By Carol Ann Duffy
Published by Picador
Carol Ann Duffy’s Love Poems, a poetry collection published by Picador at the beginning of the year, will conquer you from the moment you lay eyes on its book jacket, deliciously decorated with dream-like patterns.
However, you need to beware: the contents of this little volume are not as romantic as the cover might suggest. Or at least, not romantic in the conventional meaning of the word.
The thirty-four poems selected were drawn from previous collections, such as The World’s Wife and Rapture, as well as the forthcoming The Bees, to be published in 2011. All the poems are joined by a common thread: love. This however, can take many shapes and appear in different nuances and combinations.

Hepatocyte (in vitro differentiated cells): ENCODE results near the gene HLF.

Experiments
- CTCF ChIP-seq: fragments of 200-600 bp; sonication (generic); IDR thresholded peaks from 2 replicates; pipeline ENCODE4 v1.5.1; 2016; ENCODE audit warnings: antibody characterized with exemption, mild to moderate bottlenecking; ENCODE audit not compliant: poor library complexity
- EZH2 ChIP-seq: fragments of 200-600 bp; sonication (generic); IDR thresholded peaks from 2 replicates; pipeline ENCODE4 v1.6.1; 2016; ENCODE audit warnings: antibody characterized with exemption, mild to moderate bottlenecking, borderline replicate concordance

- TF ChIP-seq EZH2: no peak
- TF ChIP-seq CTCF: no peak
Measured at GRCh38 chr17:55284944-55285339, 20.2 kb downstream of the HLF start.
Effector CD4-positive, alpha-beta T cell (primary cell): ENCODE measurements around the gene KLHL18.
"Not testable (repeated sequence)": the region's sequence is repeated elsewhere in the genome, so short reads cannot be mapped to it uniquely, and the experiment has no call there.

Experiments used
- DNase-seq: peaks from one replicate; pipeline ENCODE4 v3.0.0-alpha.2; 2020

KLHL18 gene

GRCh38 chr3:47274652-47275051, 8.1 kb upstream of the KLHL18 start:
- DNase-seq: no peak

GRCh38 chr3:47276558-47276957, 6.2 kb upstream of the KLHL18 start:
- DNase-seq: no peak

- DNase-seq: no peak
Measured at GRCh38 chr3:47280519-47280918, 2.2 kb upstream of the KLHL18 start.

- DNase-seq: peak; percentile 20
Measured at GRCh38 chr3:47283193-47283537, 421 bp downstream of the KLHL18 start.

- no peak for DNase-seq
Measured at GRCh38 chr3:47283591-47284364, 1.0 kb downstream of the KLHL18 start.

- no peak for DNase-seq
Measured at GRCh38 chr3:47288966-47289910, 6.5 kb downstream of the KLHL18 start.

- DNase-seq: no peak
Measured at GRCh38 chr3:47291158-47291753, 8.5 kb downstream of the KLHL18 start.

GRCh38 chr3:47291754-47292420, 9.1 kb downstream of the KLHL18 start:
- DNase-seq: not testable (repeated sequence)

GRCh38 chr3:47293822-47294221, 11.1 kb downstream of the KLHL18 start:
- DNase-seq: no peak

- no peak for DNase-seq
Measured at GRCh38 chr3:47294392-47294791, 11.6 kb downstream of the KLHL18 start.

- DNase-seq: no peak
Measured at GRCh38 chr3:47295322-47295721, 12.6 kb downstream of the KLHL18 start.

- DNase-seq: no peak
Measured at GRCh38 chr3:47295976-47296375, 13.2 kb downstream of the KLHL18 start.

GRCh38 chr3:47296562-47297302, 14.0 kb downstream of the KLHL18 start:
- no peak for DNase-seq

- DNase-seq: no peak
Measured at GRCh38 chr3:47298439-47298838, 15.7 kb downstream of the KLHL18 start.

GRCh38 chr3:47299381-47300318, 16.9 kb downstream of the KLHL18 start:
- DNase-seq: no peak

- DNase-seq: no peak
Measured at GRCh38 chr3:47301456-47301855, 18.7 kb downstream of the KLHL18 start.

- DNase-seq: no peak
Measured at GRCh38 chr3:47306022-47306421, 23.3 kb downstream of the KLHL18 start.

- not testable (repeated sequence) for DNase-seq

Love and desire, as in Girlfriends: ‘That hot September night, we slept in a single bed/ naked, and our frail bodies the sweat/cooled and renewed itself’. Love and truthfulness, as in Valentine: ‘I give you an onion/ Its fierce kiss will stay on your lips/ possessive and faithful/ as we are/ for as long as we are’.
And then love and adultery, as in Correspondents: ‘When you come on Thursday, bring me a letter. We have/ the language of stuffed birds, teacups. We don’t have/ the language of bodies. My husband will be here’. Love and its end, as in New Vows: ‘New vows you make me swear to keep -/ not ever wake with you, or sleep/ or your body with my own worship.’
Desire, betrayal, longing, solitude. Carol Ann Duffy gives a voice to all the forms that love can assume and she does it in her unmistakable style. Every poem is a little jewel, its words conjuring up beautiful images in a way that makes her poetry accessible and fully enjoyable.